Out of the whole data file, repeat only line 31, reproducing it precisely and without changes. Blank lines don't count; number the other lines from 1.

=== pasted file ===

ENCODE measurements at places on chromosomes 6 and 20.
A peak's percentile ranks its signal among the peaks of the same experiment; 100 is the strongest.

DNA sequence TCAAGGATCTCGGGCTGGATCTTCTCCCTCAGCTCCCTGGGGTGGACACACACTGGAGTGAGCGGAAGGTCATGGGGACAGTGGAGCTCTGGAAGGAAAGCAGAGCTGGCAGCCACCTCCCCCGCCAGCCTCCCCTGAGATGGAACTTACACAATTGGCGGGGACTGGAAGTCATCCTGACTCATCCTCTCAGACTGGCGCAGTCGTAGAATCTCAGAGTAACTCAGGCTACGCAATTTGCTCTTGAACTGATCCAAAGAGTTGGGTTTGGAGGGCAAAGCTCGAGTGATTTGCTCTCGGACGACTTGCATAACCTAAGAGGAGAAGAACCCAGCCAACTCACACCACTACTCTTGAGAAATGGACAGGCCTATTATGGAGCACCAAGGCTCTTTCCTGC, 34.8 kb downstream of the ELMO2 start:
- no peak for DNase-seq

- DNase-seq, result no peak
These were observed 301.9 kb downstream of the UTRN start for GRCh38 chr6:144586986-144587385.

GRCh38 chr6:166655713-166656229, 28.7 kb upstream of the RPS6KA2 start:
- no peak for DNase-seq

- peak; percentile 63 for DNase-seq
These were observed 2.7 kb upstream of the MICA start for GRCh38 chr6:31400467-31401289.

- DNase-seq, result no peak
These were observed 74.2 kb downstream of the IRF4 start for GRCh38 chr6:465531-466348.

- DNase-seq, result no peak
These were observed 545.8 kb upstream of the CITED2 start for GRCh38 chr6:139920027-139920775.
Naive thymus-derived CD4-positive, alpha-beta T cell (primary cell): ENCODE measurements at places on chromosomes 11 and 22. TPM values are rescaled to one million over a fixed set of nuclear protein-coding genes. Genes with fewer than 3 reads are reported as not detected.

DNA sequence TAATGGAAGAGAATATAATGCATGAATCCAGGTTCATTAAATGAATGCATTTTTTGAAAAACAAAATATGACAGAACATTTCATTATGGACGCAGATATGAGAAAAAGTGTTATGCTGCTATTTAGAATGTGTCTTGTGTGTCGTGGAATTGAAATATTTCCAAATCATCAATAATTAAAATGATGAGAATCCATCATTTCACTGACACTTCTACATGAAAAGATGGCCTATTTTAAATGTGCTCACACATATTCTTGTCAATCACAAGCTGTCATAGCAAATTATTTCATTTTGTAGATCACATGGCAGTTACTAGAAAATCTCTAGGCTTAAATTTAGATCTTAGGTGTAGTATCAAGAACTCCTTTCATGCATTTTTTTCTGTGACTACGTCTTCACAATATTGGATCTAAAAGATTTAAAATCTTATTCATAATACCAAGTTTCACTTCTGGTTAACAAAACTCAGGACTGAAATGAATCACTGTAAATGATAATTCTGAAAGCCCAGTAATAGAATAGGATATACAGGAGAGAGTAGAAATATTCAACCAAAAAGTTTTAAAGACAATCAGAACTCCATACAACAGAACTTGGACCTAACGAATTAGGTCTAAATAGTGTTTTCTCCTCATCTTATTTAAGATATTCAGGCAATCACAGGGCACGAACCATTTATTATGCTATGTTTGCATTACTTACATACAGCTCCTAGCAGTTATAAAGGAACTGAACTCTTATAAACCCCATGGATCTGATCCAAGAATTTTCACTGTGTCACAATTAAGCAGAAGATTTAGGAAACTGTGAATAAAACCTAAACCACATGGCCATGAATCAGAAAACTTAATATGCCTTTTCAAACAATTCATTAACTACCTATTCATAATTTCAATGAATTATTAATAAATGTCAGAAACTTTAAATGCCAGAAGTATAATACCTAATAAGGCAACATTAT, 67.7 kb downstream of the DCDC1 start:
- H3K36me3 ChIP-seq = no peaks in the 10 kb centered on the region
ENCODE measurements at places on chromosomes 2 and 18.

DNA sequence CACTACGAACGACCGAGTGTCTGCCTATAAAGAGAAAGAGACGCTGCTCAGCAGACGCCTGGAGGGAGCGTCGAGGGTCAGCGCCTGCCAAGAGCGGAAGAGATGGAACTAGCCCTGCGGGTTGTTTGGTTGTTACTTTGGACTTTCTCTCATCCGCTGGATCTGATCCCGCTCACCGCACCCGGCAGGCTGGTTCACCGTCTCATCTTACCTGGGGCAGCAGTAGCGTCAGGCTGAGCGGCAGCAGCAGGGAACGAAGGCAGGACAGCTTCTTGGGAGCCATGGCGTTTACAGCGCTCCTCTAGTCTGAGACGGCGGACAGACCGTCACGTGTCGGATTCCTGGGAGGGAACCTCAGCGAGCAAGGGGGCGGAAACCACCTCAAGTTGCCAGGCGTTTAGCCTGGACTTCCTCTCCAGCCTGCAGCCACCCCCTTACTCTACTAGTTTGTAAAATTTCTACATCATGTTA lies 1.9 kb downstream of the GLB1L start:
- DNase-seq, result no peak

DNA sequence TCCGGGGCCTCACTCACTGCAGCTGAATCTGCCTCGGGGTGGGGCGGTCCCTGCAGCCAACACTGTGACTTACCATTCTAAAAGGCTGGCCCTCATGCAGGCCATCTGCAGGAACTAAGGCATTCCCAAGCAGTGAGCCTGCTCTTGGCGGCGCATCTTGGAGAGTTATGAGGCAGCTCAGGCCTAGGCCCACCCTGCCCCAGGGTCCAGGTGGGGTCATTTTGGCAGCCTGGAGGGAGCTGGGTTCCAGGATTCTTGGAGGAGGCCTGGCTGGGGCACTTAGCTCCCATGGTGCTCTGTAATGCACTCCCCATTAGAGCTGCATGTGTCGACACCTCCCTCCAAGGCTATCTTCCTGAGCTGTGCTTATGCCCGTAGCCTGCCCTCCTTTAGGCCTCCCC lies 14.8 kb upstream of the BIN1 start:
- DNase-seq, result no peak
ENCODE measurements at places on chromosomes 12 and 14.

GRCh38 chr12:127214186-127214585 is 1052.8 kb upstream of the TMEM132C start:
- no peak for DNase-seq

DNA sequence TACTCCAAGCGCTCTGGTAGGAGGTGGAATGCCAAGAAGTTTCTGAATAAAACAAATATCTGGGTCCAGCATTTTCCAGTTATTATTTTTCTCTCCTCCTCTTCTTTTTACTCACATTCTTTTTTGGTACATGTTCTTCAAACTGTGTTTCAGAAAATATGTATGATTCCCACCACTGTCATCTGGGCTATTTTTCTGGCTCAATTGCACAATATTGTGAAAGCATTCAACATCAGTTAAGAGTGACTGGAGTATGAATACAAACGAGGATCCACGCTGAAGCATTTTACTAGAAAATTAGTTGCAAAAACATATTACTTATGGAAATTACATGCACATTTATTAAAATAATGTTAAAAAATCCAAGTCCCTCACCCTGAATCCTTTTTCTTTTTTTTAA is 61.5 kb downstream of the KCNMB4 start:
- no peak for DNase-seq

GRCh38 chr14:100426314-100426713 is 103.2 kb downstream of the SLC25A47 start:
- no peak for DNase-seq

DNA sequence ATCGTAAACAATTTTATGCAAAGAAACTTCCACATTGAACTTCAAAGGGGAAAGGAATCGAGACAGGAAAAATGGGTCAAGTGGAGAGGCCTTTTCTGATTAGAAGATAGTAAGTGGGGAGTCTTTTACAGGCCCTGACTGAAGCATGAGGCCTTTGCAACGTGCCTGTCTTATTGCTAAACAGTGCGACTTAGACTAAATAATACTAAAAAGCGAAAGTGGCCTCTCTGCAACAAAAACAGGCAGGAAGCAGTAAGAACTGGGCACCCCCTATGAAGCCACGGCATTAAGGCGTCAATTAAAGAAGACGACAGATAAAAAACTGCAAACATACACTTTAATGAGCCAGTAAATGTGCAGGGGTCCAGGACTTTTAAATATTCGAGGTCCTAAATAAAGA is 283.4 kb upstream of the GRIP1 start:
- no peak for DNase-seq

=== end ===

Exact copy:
- no peak for DNase-seq